Indurated Marle or Marlite
The regular shapes of these stones have occasionally made them an object of inquiry. Many years since some were sent me from Fifeshire under the name of Scotch Coits, and from North Wales under the name of Culm Stones. The figure at the back with holes and a sort of mammillæ was sent me from Newcastle, and was said to be placed edgewise in the soil. Such are found in the bed of a river in Lanarkshire, and are also said to be found in the vicinity of Lough Neagh in Ireland. Rings and fanciful figures Something similar are found at Hopedale, Labrador; the two lower figures, one resembling a bird, and another curved acuminated one, are from thence, and were presented to me by the Rev. Mr. Latrobe: I add them here to show different varieties, which indeed are endless. They appear to be a deposit of Marie as from some mixed Clay and Lime rocks washed with water, sometimes taking one figure, some times another, according to circumstances, which, however, would puzzle the best geologist to discover, like many other of the most simple works of nature. My friend Mr. Oldham has observed some very analogous things, forming at the Dalston clay pits near Hackney. The substance is much the same, but the specimens are more rugged in general. They seem to harden in a different manner from Clay alone, as well as from common Marle, nor will they easily mix with clay for bricks or tiles, nor do they fall to pieces like the marly septaria.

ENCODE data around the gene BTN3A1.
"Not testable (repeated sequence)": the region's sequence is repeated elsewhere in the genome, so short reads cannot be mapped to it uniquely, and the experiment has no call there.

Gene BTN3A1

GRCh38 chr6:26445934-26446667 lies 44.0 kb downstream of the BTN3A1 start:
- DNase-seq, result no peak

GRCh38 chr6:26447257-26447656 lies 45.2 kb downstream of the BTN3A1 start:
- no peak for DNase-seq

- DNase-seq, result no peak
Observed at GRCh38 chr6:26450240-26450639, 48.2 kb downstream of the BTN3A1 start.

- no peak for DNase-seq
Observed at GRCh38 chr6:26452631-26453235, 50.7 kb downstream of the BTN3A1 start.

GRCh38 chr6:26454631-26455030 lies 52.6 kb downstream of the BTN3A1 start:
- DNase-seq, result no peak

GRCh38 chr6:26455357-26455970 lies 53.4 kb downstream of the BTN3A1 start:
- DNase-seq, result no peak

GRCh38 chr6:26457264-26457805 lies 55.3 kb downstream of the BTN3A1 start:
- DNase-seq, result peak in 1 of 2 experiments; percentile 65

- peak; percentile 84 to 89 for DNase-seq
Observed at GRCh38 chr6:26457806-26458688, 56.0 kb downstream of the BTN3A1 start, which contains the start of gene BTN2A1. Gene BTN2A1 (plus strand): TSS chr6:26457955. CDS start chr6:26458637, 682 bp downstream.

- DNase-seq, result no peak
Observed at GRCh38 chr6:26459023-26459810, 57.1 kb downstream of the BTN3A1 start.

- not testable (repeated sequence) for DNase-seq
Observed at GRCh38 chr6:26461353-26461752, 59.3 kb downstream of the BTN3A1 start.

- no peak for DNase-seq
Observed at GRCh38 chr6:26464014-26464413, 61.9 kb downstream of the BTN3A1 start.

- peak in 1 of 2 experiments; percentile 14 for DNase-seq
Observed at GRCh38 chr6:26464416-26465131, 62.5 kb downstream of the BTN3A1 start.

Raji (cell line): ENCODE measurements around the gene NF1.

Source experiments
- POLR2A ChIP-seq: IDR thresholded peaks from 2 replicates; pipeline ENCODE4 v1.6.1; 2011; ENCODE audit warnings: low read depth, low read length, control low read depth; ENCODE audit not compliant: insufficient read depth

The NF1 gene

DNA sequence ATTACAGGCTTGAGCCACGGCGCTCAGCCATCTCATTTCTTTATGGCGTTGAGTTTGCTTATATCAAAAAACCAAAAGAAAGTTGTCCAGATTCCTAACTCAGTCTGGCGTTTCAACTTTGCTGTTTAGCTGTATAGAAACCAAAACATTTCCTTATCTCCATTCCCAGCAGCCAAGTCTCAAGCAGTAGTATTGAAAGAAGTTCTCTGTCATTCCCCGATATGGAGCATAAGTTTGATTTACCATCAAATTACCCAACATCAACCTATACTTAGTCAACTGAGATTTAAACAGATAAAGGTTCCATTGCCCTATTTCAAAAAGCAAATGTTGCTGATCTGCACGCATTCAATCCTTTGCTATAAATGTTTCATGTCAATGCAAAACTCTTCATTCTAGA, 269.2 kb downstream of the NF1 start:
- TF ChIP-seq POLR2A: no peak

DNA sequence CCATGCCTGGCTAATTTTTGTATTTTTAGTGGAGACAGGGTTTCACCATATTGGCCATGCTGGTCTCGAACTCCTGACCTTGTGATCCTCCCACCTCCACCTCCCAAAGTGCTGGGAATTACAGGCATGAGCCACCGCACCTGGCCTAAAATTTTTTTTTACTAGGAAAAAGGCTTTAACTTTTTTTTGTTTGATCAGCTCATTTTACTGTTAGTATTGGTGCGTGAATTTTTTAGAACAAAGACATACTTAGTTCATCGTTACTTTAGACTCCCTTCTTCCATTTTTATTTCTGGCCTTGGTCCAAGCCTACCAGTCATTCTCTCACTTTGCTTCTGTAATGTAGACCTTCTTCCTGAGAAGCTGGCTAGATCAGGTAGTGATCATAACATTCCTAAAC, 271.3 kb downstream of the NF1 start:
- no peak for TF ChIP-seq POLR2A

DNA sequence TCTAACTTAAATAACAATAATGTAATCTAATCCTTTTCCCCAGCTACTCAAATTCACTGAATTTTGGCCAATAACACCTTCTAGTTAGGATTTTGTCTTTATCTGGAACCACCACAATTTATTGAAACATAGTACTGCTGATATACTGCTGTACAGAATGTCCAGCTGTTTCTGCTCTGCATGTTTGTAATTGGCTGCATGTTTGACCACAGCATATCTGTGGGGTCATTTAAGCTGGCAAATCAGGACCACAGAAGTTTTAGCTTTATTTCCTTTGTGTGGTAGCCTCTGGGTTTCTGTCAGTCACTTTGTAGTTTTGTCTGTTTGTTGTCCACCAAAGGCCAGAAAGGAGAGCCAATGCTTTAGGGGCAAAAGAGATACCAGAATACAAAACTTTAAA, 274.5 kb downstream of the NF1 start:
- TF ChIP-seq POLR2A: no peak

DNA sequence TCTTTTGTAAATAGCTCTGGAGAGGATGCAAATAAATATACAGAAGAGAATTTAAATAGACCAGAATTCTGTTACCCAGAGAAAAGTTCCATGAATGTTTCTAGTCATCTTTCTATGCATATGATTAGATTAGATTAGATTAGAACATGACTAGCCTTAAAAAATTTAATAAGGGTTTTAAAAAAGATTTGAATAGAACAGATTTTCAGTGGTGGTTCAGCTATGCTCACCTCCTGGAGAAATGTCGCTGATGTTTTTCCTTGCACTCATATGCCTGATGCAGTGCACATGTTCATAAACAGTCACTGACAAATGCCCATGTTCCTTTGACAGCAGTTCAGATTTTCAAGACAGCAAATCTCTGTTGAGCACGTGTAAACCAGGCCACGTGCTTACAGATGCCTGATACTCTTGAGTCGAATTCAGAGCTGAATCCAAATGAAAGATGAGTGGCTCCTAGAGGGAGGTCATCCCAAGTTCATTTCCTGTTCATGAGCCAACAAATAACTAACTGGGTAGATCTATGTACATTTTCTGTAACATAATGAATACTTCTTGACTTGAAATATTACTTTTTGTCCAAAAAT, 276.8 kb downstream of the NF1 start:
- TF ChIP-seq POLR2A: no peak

These are not in my knowledge mentioned in any former work.